The festival ended on a somber note with prestige drama Jan Palach, a biopic about a real-life Czech figure who burned himself alive as protest in connection with the country’s invasion at the end of the Prague Spring. I came to this film hoping for a history lesson and got exactly that, but the film works on a human level as well as it showcases Jan’s life and relationships as he attended school and became more and more politically active. The lead performance is fantastic and paints Jan Palach as charming and thoughtful but leaves room for some mystery around the decision towards his final act. The film does end in Jan’s death, but knowing this about it does not lessen the impact it manages to leave on its viewers.
Czech Beer & Emotional Complexity
Czech That Film 2019 was an engrossing and informative cultural experience for its Little Rock attendees, and one that left me entertained and much better educated about Czechia and it’s unique place in European history and our modern world. The films set in the present-day depicted a culture not so different from our own here in the U.S., but with hints of political divisions unique to Czech culture. The background for these divisions was fleshed out in a fascinating way for festival attendees as the historical dramas that screened showed the background of how many of these political trajectories began.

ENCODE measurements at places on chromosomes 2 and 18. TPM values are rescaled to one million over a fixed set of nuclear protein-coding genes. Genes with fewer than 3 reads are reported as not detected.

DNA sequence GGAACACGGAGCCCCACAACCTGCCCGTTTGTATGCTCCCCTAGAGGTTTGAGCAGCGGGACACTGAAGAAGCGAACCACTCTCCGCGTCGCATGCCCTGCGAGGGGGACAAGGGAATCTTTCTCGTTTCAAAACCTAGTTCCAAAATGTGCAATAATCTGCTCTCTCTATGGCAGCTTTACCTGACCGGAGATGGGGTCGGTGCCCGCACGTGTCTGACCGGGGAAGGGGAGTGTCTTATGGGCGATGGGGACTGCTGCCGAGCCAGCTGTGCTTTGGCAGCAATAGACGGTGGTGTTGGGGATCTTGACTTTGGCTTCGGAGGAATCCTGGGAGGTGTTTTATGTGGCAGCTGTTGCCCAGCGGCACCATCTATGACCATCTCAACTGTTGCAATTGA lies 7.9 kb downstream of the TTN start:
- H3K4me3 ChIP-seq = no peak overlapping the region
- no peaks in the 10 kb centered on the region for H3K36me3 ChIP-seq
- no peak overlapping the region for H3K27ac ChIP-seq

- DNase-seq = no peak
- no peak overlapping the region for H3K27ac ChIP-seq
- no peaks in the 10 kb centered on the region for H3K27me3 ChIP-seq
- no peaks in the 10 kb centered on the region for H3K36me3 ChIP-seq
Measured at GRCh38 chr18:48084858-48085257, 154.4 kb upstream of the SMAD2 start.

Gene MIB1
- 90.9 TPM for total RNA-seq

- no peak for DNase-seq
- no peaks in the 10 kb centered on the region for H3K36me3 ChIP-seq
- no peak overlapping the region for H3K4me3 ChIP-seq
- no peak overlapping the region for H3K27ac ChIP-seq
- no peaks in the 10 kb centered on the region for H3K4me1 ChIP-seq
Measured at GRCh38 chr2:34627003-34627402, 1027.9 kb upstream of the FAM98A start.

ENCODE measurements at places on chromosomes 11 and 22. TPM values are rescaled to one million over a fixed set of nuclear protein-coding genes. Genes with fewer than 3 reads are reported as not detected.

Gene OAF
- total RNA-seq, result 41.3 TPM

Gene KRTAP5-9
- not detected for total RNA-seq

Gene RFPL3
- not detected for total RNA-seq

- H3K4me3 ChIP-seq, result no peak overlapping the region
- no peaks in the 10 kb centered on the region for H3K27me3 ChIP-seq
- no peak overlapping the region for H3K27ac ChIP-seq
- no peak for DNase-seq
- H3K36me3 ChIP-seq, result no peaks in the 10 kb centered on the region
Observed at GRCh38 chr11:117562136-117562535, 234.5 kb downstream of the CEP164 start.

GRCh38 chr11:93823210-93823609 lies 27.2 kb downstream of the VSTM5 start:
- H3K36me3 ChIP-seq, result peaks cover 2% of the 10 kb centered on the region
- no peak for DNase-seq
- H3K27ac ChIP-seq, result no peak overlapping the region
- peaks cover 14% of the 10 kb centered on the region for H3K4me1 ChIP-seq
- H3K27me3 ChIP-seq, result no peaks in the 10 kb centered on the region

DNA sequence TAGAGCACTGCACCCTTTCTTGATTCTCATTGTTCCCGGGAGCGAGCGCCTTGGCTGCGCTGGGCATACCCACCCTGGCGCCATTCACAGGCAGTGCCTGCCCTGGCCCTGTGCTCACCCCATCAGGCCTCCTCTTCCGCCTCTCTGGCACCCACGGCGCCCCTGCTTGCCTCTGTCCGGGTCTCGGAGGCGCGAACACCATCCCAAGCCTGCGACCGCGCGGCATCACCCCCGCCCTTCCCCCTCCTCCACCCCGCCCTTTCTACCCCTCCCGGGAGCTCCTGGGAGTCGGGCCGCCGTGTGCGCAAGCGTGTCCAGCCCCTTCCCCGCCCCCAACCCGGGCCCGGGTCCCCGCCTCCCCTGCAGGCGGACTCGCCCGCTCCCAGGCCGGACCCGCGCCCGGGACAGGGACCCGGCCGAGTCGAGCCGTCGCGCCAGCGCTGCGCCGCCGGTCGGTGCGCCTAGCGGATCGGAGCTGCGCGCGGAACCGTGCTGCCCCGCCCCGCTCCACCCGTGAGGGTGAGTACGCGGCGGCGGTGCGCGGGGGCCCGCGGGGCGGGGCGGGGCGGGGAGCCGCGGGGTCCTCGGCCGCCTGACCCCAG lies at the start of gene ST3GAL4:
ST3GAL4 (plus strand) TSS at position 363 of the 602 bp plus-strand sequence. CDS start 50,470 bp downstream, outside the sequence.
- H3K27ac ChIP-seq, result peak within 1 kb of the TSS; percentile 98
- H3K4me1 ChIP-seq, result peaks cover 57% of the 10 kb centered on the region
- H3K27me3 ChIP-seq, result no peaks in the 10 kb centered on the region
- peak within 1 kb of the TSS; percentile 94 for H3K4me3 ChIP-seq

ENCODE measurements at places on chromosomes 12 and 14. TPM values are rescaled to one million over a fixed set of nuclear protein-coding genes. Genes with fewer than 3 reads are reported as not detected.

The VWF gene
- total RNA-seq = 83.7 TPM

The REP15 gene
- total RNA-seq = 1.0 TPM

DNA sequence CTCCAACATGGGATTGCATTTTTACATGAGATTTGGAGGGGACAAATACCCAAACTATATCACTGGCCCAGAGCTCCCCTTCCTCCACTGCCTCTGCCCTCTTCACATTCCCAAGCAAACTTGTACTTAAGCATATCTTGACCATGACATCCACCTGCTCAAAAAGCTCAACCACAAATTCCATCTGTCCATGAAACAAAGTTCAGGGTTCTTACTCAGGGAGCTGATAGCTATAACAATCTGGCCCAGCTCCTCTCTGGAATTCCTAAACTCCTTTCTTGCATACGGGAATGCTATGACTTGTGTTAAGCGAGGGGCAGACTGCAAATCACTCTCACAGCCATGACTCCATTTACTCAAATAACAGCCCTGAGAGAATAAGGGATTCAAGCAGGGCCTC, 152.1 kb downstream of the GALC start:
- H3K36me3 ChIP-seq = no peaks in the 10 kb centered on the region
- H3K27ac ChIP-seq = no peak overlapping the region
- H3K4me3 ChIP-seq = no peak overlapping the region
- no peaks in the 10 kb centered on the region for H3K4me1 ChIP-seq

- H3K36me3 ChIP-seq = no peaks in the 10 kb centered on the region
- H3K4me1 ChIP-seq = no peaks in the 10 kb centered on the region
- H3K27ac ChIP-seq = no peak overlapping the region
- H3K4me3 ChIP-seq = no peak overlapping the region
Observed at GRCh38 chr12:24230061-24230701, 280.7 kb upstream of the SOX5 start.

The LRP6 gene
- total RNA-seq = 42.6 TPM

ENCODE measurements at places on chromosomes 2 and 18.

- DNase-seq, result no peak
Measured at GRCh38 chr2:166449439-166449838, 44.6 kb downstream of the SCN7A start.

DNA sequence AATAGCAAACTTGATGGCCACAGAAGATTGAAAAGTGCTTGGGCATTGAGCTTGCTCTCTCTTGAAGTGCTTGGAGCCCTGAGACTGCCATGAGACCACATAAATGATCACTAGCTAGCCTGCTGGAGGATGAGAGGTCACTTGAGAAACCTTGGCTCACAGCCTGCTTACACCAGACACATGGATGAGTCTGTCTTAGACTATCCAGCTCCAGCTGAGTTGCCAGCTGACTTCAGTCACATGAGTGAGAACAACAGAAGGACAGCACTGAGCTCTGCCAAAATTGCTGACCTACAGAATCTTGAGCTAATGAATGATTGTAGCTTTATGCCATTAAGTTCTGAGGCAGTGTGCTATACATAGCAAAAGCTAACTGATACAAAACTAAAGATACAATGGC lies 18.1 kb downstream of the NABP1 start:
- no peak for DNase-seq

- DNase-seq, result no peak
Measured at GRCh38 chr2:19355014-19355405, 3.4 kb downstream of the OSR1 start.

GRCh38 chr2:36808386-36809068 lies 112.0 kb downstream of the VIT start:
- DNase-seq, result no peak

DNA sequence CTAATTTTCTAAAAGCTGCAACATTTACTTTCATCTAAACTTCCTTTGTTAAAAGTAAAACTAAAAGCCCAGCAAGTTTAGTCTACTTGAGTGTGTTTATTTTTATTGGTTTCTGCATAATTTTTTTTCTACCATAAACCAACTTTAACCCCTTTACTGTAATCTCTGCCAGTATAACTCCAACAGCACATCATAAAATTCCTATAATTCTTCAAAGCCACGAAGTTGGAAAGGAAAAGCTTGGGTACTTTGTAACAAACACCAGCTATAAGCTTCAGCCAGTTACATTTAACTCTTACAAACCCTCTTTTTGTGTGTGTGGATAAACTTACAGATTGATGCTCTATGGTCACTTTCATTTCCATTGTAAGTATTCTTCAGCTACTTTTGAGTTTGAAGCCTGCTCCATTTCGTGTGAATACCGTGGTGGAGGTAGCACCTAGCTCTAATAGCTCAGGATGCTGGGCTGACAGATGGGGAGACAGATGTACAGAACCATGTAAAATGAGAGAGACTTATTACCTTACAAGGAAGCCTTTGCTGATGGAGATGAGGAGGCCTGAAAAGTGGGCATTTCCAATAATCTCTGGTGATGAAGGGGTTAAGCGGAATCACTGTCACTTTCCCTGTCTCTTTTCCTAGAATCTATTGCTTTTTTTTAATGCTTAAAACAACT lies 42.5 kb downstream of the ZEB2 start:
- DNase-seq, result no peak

If there was a single prominent trend across all the films, it would be this: emotional complexity. All of the films depicted human relationships and family dynamics that felt genuine in the many layers they contained. Short Cut’s Jakub loves and idolizes his father figure while learning to recognize his faults. Jan Palach’s relationship with his mother was close and loving even while there was distance between them politically. Relationships are messy, and the Czech films on display at the festival didn’t sugarcoat them but on the contrary presented them with a refreshing realism.
The process of learning about a different culture always serves to broaden a viewer’s worldview and deepen their empathy. Beyond travel, there’s no better way to experience a new place than through film, a fact which the Czech Embassy has obviously figured out. As Czech That Film returns in years to come, I highly recommend any central Arkansans make the effort to attend this weekend filled with thought-provoking, enjoyable and under-seen modern cinema. The film-going experiences are truly unlike any others available in the Little Rock area, plus, when else will you be able to drink a Czech beer?